Venus begins September 2021 at a good distance from the sunset (40 degrees from the sun). But for the Northern Hemisphere, the autumn angle of the ecliptic keeps Venus low in the west after sunset. Still, Venus is exceedingly bright. It starts this month at magnitude -3.9. Venus passes 1.7 degrees north of Spica on September 5. The waxing crescent moon passes 4 degrees to its north on the North American evening of September 9. Venus will reach a greatest elongation on October 29 (47 degrees from the sun). But, even then, for us in the north, it’ll hang low in the western twilight. Meanwhile, Venus is glorious this month from Earth’s Southern Hemisphere. Venus will shine brightly in the evening sky for the rest of this year. It’ll reach greatest brilliance as the evening “star” around December 3-4, 2021. Then it’ll shine at magnitude -4.5. Circle early December on your calendar, and see if it’s true that Venus can cast a shadow on a dark night.
Mercury continues its best evening apparition of the year for the Southern Hemisphere. For us in the north, the autumn angle of the ecliptic will make Mercury difficult or impossible to see. The Observer’s Handbook describes a “long (relatively) languid loop” for Mercury, east of the sun. The planet comes to its once-in-88-days aphelion (farthest point fron the sun) on September 6. And it reaches greatest elongation east (farthest east of the sun on the sky’s dome, or visible in the west after sunset on September 14 at about 04:00 UTC. At that time, mid-September 2021, Mercury will shine at magnitude 0.1. The thin crescent moon passes 6 degrees to Mercury’s north on September 8. Again, great for the Southern Hemisphere, poor for the Northern Hemisphere.
Jupiter was at opposition on August 19-20. Saturn was at opposition on August 1-2. Opposition marks the middle of the best time of year to see an outer planet. These two are now up in the east at nightfall and are exceedingly prominent nearly all night. Both are bright. Saturn appears as a bright, golden, steady “star,” shining as brightly as the sky’s brightest stars at magnitude 0.3. But Jupiter is much brighter at magnitude -2.6. Jupiter and Saturn are still near each other on the sky’s dome. That’s many months after their great conjunction, when Jupiter passed Saturn in the race of the planets, in December 2020.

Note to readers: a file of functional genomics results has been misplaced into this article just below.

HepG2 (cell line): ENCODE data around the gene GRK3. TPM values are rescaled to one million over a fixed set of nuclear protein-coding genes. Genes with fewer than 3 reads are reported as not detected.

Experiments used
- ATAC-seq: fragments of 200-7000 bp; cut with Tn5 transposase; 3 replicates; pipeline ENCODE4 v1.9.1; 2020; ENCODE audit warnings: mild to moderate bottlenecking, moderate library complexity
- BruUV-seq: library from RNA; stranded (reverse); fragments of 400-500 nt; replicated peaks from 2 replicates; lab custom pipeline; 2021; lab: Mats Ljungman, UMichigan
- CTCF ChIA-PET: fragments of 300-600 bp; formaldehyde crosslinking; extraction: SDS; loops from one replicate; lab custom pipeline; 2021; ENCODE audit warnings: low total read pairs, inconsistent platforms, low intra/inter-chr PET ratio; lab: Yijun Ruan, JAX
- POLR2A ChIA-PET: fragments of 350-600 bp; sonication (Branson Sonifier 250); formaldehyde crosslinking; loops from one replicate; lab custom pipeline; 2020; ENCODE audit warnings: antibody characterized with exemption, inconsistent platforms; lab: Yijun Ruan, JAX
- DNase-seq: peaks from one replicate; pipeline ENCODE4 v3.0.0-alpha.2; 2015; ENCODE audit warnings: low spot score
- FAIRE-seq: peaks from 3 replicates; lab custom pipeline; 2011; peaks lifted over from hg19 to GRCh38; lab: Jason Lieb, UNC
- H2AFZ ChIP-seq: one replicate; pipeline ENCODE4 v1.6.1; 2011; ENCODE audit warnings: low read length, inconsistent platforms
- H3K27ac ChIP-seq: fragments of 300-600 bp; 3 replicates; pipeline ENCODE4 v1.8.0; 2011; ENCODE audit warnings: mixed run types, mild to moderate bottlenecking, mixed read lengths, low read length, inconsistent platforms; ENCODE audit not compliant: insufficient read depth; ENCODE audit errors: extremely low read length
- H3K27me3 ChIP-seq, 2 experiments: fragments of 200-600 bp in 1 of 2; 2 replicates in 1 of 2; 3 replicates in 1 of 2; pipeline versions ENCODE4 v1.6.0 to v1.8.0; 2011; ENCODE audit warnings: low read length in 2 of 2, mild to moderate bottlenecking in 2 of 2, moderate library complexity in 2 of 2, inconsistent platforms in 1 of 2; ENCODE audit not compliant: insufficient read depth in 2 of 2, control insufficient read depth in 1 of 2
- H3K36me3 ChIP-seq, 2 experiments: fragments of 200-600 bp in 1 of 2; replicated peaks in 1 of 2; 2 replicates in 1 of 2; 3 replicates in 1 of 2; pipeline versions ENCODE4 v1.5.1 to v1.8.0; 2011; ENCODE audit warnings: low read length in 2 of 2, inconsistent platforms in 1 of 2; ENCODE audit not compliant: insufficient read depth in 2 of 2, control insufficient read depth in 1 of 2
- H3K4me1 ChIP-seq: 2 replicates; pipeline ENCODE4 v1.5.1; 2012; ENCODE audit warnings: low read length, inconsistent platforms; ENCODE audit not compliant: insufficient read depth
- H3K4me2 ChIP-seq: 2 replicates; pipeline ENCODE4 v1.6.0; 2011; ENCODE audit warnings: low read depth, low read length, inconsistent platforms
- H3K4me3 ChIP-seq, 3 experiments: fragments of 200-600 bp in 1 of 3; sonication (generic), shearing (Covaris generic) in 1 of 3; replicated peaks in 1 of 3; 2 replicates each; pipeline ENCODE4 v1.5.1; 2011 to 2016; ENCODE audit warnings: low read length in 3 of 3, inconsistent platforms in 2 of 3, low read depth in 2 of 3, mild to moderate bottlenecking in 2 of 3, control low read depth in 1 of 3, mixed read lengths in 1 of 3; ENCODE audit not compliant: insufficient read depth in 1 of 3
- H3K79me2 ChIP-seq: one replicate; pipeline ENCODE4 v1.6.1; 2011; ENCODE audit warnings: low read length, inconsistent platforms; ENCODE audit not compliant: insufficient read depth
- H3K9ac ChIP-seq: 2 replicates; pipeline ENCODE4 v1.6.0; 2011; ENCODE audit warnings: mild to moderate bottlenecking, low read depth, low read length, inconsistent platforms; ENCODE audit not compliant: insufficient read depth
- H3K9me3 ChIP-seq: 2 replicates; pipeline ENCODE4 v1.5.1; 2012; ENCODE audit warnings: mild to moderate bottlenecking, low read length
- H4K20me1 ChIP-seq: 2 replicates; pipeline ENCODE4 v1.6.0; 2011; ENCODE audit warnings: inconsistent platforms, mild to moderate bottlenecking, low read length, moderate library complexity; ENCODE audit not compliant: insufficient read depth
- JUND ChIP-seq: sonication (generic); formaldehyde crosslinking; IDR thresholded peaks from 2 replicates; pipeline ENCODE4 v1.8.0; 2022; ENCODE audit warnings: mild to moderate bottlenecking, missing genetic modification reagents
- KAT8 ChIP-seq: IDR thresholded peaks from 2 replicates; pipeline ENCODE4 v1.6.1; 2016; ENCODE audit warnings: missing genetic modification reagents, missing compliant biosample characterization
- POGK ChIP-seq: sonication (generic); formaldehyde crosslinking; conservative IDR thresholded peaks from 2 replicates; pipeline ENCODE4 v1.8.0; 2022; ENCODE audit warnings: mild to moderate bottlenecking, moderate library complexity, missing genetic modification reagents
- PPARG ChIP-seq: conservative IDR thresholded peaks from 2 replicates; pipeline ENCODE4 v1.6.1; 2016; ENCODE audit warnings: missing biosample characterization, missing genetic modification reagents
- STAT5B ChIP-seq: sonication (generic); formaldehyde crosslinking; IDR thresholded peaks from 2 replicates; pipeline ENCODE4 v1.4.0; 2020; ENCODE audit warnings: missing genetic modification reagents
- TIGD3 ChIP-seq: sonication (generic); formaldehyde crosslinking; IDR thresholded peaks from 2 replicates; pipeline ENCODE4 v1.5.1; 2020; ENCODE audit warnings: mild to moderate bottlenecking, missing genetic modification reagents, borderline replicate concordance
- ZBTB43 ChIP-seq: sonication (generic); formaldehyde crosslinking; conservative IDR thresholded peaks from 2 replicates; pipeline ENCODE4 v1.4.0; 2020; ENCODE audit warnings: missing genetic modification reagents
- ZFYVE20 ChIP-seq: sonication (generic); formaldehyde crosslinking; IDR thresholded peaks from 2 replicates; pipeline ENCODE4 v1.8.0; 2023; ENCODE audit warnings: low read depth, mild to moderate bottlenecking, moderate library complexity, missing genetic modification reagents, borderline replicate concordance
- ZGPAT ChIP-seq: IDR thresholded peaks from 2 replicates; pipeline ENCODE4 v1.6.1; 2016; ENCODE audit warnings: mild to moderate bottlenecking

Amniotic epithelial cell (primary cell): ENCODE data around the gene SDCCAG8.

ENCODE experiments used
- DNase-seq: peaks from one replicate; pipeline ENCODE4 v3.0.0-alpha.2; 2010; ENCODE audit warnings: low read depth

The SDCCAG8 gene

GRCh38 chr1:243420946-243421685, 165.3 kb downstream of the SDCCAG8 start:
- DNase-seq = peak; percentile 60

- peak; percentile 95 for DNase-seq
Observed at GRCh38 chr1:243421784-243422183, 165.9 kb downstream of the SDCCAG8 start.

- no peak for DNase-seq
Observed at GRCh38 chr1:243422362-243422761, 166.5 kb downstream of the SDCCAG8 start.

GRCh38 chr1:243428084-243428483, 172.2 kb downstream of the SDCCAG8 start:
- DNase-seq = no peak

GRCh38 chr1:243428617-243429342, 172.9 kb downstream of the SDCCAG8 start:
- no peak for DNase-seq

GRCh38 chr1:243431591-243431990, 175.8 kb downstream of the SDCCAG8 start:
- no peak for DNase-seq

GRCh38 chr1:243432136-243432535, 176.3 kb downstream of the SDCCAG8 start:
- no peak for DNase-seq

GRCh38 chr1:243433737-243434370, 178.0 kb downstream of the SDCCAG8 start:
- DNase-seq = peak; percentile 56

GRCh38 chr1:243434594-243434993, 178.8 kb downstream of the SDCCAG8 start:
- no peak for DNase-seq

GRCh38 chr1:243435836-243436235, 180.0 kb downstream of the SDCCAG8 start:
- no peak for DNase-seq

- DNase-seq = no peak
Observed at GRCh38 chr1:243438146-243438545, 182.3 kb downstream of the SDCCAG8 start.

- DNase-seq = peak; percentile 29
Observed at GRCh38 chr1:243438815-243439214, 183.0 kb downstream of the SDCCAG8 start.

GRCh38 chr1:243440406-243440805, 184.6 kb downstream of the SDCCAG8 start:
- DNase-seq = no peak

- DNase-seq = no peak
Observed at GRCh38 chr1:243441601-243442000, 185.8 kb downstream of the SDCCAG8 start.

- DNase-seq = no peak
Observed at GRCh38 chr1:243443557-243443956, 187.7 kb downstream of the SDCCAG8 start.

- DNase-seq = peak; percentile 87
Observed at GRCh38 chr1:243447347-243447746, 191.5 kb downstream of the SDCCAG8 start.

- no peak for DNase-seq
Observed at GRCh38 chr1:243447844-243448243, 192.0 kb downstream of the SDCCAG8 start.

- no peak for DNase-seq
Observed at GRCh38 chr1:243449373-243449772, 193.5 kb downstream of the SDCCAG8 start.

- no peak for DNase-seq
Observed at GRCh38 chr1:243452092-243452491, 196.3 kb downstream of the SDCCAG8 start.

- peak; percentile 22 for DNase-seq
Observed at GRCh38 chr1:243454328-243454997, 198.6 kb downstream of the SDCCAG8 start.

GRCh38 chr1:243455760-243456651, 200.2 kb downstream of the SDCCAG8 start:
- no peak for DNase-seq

Mars is too close to the sun to be seen in September 2021. It will pass behind the sun on October 8. When will you next see Mars? Perhaps in late November 2021, when it begins to emerge in the eastern twilight before sunrise. Afterwards, Mars will have a months-long period of appearing faint and inconspicuous in our eastern predawn sky. But Earth will be steadily plowing ahead of Mars in its smaller, faster orbit around the sun. Inevitably, Earth will catch up to Mars and pass it on the inside track. That will happen next on December 8, 2022. And then Mars will be at its brightest for all of 2022. And it’ll be up all night.
Neptune reaches its yearly opposition – when Earth flies between this outer planet and the sun – on September 14, 2021. Opposition marks the middle of the best time of year to see an outer planet. And indeed Neptune is generally closest to Earth for the year throughout September. But, because it’s the outermost known major planet in our solar system, it’s still some 4 light-hours away. That’s 28.9 astronomical units (AU), or Earth-sun distances. And thus Neptune is faint. It shines at magnitude +7.8 in September 2021, way beyond the limit for viewing with the unaided eye. You’ll need a dark sky for Neptune. Plus, you’ll need a detailed chart; TheSkyLive has one. And you’ll need strong binoculars securely mounted on a steady tripod, or a telescope. If you can find it, you’ll see that Neptune has a 2.3″ disk this month. That’s minutely larger than usual.
In their outward order from the sun, the five bright planets are Mercury, Venus, Mars, Jupiter and Saturn. These are the planets easily visible without an optical aid. They’re the planets watched by our ancestors since time immemorial. These planets do appear bright in our sky. They are typically as bright as – or brighter than – the brightest stars. Plus, these relatively nearby worlds tend to shine with a steadier light than the distant, twinkling stars.
You can spot them, and come to know them as faithful friends, if you try.
Bottom line: All you need to know about how to find the bright planets of the solar system during the month of September 2021.
Bruce McClure has served as lead writer for EarthSky's popular Tonight pages since 2004. He's a sundial aficionado, whose love for the heavens has taken him to Lake Titicaca in Bolivia and sailing in the North Atlantic, where he earned his celestial navigation certificate through the School of Ocean Sailing and Navigation. He also writes and hosts public astronomy programs and planetarium programs in and around his home in upstate New York.
Deborah Byrd created the EarthSky radio series in 1991 and founded EarthSky.org in 1994. Today, she serves as Editor-in-Chief of this website. She has won a galaxy of awards from the broadcasting and science communities, including having an asteroid named 3505 Byrd in her honor. A science communicator and educator since 1976, Byrd believes in science as a force for good in the world and a vital tool for the 21st century. "Being an EarthSky editor is like hosting a big global party for cool nature-lovers," she says.
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